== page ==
Bugging telephones and Police spying techniques are now well and truly into the advanced electronic age. They can bug your 'phone and your home.
But there are very strict limitations.
This is a very new topic on Netlaw and was inspired by one of our clients who wrote to us and put the idea in our minds. In a somewhat indelicate manner he wrote :
" . . . I know the cops can bug my phone but what is the law? Also me and the missus have split up and she is going custody. Can I record her crazy ravings and use the tape in Court . . . . ? "
These are very important questions indeed and go right to the heart of civil liberties in New Zealand.
So we are going to set out all of the law so you understand the powers and the rights of people in this area of the law.
There are two questions in the above letter - Police powers and the powers of an ordinary citizen. We will address both issues.
AN ORDINARY CITIZEN'S RIGHTS
NO! YOU CANNOT SNOOP ON OTHERS BUT THERE IS AN IMPORTANT EXCEPTION! If you are one of the participants in a private conversation then you can tape it and use it in evidence. But you must be one of the parties to the conversation.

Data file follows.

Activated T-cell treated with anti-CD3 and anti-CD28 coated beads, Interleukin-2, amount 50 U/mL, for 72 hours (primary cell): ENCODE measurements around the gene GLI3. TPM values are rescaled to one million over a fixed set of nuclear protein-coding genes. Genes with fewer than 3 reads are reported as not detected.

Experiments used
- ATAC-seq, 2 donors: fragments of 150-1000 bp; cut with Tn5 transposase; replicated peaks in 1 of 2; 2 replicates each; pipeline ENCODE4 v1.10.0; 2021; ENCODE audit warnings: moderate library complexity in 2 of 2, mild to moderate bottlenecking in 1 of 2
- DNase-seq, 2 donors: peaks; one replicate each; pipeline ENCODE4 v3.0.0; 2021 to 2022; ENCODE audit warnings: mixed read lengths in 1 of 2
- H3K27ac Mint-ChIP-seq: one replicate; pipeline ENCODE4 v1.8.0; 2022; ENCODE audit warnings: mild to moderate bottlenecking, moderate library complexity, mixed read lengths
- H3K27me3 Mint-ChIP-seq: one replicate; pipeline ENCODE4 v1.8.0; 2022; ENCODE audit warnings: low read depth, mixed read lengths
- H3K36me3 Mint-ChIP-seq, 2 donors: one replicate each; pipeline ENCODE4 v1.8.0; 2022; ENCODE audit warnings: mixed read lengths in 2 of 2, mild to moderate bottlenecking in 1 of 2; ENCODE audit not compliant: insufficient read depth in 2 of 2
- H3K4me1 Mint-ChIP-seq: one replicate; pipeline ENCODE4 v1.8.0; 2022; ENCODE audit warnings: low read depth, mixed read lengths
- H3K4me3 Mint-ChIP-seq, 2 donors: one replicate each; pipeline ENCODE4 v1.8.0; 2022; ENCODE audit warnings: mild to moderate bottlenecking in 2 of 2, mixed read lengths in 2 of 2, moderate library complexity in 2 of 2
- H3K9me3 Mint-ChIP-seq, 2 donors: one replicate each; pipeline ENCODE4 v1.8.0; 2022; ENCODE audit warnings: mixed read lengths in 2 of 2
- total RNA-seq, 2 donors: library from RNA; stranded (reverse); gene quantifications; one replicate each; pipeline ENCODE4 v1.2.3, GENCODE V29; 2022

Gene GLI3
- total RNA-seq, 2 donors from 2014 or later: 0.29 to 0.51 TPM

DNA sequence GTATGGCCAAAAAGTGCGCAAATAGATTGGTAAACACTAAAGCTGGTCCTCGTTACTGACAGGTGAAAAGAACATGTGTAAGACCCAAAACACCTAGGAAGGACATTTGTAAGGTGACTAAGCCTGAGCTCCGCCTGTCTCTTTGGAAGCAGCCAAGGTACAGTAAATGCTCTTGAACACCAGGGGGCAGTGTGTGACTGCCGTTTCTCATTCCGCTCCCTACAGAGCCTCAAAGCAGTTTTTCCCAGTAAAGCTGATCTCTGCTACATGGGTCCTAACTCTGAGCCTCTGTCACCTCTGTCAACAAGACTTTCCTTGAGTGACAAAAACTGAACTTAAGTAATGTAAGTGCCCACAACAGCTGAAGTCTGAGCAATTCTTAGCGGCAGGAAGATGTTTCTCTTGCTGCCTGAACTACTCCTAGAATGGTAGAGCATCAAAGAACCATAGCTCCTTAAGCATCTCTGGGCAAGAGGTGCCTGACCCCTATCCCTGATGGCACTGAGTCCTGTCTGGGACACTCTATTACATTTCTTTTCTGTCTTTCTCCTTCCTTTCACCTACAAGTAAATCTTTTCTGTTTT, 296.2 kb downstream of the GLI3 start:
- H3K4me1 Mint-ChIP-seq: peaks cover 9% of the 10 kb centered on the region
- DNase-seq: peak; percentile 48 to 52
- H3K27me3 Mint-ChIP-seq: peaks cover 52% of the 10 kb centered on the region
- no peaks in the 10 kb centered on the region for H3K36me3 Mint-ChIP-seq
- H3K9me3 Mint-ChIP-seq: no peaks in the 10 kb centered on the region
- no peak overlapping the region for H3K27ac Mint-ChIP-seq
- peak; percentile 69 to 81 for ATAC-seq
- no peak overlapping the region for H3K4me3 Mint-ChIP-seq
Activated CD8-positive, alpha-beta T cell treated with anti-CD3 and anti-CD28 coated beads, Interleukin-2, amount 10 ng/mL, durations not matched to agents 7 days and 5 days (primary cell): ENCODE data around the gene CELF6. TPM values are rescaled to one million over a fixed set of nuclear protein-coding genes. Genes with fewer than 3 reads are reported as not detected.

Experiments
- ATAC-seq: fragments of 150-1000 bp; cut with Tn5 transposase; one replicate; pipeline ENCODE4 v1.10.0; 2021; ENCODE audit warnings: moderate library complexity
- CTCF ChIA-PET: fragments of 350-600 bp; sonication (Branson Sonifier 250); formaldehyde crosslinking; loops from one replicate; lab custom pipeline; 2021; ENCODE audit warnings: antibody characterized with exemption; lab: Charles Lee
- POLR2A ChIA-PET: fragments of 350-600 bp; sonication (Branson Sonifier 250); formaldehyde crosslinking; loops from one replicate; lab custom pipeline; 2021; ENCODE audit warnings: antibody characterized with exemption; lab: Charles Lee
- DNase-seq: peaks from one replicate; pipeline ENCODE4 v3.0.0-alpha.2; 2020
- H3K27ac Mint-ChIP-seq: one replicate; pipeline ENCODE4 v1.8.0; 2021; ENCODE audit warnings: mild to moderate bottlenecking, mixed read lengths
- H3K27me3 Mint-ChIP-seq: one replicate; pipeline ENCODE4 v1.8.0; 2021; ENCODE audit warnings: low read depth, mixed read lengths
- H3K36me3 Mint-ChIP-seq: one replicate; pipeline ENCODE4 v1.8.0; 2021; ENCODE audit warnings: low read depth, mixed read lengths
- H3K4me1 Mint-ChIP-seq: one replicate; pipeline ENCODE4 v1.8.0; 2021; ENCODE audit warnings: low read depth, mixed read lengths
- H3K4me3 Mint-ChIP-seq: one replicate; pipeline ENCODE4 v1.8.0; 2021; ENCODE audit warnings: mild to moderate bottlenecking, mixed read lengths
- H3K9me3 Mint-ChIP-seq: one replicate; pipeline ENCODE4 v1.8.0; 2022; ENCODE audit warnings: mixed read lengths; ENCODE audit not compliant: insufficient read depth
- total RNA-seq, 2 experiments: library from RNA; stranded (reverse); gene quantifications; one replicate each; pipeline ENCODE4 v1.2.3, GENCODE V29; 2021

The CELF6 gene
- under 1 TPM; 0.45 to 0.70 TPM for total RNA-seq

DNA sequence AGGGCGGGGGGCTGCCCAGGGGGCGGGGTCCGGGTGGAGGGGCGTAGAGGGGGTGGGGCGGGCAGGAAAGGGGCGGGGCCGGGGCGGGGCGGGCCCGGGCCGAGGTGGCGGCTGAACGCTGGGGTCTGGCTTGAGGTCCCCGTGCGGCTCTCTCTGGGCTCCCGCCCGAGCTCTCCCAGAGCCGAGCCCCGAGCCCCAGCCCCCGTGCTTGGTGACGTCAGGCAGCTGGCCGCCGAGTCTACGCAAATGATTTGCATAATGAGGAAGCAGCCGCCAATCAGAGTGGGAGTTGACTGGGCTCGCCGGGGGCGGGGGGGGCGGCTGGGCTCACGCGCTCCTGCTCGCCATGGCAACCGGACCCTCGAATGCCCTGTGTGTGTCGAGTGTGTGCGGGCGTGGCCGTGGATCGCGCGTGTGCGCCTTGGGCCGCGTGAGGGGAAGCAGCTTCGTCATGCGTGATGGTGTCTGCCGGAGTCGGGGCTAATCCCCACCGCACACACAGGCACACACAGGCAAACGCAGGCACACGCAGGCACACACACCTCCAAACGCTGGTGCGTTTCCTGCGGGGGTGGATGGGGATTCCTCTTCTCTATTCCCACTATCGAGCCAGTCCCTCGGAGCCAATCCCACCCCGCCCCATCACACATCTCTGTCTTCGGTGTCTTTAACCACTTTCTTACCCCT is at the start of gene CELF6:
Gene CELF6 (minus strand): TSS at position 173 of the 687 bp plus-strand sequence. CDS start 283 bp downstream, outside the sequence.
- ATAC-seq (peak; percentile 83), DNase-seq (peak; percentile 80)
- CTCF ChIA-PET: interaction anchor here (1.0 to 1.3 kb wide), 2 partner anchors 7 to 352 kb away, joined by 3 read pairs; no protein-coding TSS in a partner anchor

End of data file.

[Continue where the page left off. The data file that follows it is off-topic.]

SECTION 216 of the Crimes Act is a fairly recent Amendment. It is well worth reading and you can access it through the links below to the Crimes Act 1961.
If you record a private conversation (not involving yourself) you are liable for up to two years imprisonment. You cannot use this information in a Court. It is a crime to record secretly someone else's private conversation.
The right for 'authorities' in New Zealand to undertake covert surveillance is contained in two Acts of Parliament . The Misuse of Drugs Amendment Act 1978 and the Crimes Act
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